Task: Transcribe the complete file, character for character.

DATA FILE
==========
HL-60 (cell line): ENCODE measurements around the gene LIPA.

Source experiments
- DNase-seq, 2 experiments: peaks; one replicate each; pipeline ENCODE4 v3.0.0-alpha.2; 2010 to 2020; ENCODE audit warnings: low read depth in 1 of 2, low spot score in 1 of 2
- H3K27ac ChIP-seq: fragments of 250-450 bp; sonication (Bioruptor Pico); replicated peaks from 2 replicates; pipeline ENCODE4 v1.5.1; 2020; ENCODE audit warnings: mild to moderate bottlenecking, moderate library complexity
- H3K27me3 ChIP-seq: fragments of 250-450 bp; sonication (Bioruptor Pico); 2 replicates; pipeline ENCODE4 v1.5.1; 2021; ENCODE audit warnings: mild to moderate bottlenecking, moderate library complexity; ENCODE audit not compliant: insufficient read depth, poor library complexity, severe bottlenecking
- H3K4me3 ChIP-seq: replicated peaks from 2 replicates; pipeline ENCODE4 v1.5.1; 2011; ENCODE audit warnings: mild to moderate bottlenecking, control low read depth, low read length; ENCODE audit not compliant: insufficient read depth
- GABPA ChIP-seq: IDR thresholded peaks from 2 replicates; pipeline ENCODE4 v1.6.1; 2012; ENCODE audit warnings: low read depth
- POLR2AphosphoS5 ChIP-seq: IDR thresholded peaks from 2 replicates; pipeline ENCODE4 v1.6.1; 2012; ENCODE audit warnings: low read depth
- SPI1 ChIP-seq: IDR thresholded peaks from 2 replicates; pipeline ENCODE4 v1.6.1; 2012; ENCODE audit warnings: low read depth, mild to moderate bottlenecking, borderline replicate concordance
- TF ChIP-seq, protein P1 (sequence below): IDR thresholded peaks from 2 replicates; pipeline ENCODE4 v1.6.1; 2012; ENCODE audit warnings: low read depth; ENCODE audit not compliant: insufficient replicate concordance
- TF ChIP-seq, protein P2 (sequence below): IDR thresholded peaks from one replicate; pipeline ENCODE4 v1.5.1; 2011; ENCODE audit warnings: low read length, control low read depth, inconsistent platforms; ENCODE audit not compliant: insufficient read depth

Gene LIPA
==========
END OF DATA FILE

HL-60 (cell line): ENCODE measurements around the gene LIPA.

Source experiments
- DNase-seq, 2 experiments: peaks; one replicate each; pipeline ENCODE4 v3.0.0-alpha.2; 2010 to 2020; ENCODE audit warnings: low read depth in 1 of 2, low spot score in 1 of 2
- H3K27ac ChIP-seq: fragments of 250-450 bp; sonication (Bioruptor Pico); replicated peaks from 2 replicates; pipeline ENCODE4 v1.5.1; 2020; ENCODE audit warnings: mild to moderate bottlenecking, moderate library complexity
- H3K27me3 ChIP-seq: fragments of 250-450 bp; sonication (Bioruptor Pico); 2 replicates; pipeline ENCODE4 v1.5.1; 2021; ENCODE audit warnings: mild to moderate bottlenecking, moderate library complexity; ENCODE audit not compliant: insufficient read depth, poor library complexity, severe bottlenecking
- H3K4me3 ChIP-seq: replicated peaks from 2 replicates; pipeline ENCODE4 v1.5.1; 2011; ENCODE audit warnings: mild to moderate bottlenecking, control low read depth, low read length; ENCODE audit not compliant: insufficient read depth
- GABPA ChIP-seq: IDR thresholded peaks from 2 replicates; pipeline ENCODE4 v1.6.1; 2012; ENCODE audit warnings: low read depth
- POLR2AphosphoS5 ChIP-seq: IDR thresholded peaks from 2 replicates; pipeline ENCODE4 v1.6.1; 2012; ENCODE audit warnings: low read depth
- SPI1 ChIP-seq: IDR thresholded peaks from 2 replicates; pipeline ENCODE4 v1.6.1; 2012; ENCODE audit warnings: low read depth, mild to moderate bottlenecking, borderline replicate concordance
- TF ChIP-seq, protein P1 (sequence below): IDR thresholded peaks from 2 replicates; pipeline ENCODE4 v1.6.1; 2012; ENCODE audit warnings: low read depth; ENCODE audit not compliant: insufficient replicate concordance
- TF ChIP-seq, protein P2 (sequence below): IDR thresholded peaks from one replicate; pipeline ENCODE4 v1.5.1; 2011; ENCODE audit warnings: low read length, control low read depth, inconsistent platforms; ENCODE audit not compliant: insufficient read depth

Gene LIPA